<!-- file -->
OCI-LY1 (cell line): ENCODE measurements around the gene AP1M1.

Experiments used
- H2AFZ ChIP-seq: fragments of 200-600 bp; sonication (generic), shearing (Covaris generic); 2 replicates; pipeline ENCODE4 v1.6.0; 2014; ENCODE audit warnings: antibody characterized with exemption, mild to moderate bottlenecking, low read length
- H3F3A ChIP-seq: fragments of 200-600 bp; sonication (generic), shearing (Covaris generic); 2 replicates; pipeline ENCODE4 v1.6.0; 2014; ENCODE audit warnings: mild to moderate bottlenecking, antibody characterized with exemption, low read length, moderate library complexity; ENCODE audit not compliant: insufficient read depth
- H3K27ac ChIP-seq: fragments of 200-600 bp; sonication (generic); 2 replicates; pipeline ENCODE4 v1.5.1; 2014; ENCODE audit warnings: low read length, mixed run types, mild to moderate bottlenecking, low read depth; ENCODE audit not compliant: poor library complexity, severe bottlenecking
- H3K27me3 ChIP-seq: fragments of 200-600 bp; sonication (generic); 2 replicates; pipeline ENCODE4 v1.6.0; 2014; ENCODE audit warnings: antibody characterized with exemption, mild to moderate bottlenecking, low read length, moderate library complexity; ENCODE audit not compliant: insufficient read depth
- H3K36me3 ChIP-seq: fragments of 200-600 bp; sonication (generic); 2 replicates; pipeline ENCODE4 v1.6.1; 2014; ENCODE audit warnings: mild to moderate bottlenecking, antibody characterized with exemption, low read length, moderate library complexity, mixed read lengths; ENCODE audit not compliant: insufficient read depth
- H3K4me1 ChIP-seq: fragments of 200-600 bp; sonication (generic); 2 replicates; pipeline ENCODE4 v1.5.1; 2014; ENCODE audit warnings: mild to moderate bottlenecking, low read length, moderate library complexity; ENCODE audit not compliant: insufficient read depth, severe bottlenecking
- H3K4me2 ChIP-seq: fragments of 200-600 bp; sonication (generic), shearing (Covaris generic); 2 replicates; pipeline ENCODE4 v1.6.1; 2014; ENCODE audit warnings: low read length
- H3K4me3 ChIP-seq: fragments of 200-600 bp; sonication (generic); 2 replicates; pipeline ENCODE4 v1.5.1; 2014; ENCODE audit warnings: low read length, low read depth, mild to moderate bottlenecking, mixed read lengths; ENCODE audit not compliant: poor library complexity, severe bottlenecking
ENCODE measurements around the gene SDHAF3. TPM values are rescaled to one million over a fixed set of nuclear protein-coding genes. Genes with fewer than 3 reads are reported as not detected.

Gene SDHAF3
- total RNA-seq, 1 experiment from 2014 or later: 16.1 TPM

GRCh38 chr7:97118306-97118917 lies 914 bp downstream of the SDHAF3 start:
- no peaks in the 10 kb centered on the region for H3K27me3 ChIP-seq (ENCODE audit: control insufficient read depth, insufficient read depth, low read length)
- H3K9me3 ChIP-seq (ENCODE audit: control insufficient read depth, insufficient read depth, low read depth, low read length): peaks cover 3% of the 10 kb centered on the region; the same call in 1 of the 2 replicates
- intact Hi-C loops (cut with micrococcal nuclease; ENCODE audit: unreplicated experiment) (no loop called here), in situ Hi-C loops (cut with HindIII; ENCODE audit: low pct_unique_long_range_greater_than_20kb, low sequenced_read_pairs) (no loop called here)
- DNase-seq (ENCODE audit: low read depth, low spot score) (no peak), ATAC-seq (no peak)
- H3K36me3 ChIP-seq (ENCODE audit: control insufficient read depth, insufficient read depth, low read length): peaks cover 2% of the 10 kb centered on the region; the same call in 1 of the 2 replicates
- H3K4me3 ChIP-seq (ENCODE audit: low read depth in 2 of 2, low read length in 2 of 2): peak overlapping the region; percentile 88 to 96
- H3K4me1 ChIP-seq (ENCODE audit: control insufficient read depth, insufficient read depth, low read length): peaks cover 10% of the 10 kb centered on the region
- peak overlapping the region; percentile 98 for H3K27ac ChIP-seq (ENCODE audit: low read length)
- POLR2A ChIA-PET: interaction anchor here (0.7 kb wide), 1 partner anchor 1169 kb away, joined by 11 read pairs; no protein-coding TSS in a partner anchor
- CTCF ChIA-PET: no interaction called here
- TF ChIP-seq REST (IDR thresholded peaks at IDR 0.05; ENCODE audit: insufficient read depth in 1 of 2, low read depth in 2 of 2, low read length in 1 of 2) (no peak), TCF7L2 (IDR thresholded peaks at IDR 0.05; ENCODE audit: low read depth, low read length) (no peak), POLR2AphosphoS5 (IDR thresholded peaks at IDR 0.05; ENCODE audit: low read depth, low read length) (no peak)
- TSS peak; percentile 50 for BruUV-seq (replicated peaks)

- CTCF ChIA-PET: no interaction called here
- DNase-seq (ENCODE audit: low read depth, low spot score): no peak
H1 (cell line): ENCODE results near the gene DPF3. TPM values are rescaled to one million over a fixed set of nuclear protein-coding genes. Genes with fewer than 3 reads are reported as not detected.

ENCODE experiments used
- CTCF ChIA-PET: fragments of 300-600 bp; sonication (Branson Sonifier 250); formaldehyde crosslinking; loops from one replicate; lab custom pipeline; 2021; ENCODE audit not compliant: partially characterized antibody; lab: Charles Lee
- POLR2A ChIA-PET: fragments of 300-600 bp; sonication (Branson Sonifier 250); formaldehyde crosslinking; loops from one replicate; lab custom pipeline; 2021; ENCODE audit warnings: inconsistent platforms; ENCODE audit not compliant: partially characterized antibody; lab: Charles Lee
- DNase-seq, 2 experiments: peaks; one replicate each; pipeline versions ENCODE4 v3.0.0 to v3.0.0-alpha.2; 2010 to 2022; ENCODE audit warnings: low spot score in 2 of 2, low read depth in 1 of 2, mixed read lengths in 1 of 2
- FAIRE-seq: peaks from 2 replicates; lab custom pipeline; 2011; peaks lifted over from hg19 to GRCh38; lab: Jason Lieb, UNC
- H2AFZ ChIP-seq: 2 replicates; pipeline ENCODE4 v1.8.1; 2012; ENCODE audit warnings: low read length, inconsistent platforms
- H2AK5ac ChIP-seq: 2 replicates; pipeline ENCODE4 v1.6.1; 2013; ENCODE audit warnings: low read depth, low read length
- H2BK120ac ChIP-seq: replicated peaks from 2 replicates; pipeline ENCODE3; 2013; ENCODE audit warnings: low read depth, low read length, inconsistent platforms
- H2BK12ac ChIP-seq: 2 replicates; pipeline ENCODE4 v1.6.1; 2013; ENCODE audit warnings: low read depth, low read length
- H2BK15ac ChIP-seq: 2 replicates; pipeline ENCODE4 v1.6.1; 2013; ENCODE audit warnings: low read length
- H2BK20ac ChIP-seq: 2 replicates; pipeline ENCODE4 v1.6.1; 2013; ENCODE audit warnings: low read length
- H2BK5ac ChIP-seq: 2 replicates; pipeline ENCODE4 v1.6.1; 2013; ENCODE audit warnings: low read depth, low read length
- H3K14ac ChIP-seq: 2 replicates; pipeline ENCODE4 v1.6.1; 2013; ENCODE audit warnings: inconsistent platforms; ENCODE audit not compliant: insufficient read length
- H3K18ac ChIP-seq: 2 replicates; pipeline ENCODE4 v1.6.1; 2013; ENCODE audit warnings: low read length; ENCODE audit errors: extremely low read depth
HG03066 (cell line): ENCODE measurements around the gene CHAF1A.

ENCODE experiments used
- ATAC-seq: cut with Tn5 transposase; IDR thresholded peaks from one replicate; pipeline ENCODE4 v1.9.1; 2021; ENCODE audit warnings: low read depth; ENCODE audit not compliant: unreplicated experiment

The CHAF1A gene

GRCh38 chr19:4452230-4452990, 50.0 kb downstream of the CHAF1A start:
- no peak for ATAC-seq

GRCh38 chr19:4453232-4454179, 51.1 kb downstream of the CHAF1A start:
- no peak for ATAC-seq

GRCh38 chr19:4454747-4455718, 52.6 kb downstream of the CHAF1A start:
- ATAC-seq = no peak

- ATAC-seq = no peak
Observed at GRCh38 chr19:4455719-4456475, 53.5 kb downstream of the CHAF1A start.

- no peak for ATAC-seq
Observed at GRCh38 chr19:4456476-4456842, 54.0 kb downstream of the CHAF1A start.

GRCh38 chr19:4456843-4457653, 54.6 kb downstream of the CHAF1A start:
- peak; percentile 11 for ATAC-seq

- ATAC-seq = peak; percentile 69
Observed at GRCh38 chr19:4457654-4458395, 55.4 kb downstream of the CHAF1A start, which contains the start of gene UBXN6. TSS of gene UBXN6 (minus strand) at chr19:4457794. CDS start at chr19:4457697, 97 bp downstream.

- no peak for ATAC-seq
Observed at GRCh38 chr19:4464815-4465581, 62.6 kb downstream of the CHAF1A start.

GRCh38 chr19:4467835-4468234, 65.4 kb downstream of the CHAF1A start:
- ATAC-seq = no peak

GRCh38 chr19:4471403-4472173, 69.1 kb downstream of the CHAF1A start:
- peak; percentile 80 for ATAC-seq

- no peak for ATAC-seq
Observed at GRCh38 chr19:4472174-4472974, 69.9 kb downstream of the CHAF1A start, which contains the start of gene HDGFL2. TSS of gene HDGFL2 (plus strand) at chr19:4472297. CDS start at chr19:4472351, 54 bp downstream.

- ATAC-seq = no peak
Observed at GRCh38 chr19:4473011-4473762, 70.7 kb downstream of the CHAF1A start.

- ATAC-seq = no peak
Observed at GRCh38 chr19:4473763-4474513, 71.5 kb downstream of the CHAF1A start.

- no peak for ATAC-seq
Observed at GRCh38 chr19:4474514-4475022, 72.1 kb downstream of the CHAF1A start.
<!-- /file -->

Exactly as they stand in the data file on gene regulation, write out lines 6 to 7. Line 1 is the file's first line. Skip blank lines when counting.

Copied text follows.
- H3K27me3 ChIP-seq: fragments of 200-600 bp; sonication (generic); 2 replicates; pipeline ENCODE4 v1.6.0; 2014; ENCODE audit warnings: antibody characterized with exemption, mild to moderate bottlenecking, low read length, moderate library complexity; ENCODE audit not compliant: insufficient read depth
- H3K36me3 ChIP-seq: fragments of 200-600 bp; sonication (generic); 2 replicates; pipeline ENCODE4 v1.6.1; 2014; ENCODE audit warnings: mild to moderate bottlenecking, antibody characterized with exemption, low read length, moderate library complexity, mixed read lengths; ENCODE audit not compliant: insufficient read depth